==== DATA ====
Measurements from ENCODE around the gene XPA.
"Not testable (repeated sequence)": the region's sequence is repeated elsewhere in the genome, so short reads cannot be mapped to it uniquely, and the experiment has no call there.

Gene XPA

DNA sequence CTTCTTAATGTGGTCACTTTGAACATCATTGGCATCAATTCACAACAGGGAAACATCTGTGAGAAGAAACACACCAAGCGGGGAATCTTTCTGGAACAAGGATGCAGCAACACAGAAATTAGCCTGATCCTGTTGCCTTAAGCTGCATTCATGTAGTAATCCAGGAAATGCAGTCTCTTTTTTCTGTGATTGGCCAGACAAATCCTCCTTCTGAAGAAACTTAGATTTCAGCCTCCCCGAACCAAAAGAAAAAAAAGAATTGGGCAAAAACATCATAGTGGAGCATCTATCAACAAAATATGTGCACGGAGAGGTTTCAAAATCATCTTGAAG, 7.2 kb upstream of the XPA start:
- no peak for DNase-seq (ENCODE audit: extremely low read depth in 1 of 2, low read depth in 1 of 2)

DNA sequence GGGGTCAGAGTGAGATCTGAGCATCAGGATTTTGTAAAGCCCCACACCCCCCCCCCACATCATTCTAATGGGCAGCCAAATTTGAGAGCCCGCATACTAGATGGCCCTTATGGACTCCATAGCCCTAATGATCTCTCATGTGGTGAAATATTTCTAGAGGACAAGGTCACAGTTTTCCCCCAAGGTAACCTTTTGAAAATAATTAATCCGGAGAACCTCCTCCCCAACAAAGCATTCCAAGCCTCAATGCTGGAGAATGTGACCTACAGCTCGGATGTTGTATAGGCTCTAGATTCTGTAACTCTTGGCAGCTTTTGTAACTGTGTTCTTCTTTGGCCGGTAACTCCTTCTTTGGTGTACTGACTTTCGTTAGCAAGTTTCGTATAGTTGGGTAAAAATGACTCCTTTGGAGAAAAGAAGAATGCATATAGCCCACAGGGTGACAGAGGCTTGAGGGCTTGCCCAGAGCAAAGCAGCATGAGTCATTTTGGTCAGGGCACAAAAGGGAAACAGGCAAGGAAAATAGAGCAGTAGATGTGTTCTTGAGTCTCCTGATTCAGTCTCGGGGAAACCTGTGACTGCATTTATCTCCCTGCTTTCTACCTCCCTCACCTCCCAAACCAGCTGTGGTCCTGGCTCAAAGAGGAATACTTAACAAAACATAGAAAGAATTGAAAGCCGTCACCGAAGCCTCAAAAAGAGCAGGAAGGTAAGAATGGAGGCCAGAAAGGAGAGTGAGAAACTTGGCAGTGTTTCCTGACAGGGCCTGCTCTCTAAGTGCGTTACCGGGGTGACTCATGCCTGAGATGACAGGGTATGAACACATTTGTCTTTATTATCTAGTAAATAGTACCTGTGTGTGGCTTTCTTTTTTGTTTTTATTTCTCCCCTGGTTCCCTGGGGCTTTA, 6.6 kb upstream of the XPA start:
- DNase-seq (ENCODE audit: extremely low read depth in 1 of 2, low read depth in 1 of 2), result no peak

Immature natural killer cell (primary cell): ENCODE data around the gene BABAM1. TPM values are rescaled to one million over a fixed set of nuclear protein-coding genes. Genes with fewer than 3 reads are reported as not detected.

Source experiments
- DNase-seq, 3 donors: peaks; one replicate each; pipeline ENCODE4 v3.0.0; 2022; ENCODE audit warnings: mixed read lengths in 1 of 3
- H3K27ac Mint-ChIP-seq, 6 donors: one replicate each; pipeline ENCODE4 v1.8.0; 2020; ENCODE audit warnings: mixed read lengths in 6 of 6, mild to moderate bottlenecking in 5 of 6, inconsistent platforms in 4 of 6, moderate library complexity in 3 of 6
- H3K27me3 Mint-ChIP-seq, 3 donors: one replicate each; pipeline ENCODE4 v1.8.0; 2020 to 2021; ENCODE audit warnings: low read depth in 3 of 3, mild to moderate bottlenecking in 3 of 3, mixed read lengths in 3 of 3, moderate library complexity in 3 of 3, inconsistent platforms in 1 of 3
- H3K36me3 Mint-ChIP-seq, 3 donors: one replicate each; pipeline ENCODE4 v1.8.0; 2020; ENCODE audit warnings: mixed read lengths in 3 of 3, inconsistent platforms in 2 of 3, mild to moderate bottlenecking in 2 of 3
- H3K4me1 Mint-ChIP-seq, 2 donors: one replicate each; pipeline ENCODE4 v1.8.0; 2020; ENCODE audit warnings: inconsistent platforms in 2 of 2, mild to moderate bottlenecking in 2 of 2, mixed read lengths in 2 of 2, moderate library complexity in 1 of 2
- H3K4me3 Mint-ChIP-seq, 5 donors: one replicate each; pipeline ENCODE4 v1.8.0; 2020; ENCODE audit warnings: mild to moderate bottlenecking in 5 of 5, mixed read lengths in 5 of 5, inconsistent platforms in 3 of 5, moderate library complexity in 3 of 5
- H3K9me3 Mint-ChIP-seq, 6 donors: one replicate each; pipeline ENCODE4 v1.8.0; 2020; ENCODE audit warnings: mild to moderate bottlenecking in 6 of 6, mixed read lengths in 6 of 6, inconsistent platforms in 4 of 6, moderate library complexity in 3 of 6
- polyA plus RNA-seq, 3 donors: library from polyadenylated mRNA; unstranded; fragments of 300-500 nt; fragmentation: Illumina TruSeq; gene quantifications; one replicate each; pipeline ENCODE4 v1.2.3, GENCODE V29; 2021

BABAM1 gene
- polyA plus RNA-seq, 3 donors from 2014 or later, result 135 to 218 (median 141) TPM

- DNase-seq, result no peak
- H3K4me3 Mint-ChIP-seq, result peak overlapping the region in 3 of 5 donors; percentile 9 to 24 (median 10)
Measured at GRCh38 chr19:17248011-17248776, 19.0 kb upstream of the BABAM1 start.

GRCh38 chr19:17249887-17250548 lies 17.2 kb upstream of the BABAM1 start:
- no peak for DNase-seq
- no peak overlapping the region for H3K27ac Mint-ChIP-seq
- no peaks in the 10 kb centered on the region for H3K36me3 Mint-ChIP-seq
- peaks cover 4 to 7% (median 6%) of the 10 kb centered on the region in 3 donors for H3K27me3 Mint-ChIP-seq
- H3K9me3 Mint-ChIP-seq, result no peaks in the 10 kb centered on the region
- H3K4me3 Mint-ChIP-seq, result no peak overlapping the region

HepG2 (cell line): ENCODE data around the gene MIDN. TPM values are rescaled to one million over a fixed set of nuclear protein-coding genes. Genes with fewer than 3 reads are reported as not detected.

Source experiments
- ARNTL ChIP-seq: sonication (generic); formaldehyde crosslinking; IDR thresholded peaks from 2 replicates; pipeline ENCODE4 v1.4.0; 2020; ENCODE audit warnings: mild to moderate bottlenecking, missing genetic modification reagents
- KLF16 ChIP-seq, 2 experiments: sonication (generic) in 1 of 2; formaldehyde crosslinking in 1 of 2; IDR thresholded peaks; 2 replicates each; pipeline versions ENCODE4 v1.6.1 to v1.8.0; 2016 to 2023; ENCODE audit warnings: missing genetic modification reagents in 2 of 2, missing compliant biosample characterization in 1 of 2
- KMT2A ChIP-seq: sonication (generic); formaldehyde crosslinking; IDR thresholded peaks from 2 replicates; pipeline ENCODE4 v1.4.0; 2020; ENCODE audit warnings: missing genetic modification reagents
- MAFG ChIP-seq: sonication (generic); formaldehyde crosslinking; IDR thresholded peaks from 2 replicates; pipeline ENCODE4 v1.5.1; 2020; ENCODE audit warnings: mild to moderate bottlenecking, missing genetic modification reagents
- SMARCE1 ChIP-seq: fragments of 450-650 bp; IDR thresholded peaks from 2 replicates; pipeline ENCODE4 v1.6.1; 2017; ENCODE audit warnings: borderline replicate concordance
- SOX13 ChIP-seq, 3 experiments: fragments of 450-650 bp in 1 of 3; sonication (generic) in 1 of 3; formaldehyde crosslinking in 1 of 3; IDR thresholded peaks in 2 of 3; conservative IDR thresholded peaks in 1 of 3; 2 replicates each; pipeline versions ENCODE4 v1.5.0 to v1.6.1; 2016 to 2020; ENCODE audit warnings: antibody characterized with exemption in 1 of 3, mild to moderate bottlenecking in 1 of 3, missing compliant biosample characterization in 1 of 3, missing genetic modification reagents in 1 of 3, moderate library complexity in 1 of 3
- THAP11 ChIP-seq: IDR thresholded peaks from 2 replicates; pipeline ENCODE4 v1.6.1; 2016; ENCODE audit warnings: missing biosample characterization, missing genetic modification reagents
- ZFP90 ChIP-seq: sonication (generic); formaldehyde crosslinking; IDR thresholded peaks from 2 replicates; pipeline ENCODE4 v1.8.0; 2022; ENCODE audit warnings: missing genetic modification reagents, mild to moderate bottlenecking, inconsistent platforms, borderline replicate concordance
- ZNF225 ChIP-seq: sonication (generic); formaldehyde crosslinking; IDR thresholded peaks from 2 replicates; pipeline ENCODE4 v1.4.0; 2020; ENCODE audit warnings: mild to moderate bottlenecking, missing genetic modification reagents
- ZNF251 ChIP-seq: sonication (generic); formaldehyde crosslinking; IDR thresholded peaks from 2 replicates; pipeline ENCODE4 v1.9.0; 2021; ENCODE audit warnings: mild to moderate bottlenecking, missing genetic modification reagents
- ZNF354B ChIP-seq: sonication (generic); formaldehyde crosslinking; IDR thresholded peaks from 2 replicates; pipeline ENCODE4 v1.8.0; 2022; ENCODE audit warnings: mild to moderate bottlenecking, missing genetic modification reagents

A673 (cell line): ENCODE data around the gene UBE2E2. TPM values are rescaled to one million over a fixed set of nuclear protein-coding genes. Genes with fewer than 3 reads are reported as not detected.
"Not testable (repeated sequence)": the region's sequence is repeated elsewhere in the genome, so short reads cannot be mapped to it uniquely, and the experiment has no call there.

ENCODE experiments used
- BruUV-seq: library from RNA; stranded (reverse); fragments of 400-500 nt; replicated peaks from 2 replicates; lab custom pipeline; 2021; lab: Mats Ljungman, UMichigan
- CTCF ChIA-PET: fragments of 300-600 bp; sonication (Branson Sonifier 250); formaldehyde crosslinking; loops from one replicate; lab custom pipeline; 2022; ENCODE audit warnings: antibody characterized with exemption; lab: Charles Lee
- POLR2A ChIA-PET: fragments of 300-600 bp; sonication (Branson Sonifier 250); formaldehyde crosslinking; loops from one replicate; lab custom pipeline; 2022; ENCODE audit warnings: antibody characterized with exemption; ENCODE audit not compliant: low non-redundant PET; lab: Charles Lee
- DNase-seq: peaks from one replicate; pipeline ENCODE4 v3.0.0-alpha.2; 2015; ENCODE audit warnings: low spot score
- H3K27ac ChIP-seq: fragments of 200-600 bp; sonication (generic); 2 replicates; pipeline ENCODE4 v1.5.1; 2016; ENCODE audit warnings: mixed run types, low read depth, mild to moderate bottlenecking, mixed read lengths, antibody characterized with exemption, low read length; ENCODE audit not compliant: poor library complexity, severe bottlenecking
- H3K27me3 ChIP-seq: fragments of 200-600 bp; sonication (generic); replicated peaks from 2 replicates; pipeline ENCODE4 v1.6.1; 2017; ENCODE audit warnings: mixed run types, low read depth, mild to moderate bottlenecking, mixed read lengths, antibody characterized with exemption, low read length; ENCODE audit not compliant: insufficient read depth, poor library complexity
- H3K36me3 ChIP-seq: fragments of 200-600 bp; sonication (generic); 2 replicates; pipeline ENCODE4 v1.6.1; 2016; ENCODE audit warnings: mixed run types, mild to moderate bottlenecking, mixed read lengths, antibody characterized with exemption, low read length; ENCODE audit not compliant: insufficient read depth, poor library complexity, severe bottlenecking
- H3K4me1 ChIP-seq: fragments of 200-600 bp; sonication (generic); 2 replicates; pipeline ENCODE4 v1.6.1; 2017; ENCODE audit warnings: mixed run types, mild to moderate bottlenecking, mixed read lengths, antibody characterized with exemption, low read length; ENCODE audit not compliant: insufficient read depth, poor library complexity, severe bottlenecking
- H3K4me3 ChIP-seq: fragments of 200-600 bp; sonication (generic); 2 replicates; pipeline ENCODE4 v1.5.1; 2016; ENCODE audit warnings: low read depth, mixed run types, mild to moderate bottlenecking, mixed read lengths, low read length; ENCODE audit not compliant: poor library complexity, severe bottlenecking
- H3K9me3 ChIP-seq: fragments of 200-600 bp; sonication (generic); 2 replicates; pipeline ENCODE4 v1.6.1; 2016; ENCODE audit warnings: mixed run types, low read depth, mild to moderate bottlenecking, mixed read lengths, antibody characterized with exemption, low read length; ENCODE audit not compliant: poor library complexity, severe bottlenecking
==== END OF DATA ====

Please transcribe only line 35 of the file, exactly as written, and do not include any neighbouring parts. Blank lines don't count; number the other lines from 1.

- MAFG ChIP-seq: sonication (generic); formaldehyde crosslinking; IDR thresholded peaks from 2 replicates; pipeline ENCODE4 v1.5.1; 2020; ENCODE audit warnings: mild to moderate bottlenecking, missing genetic modification reagents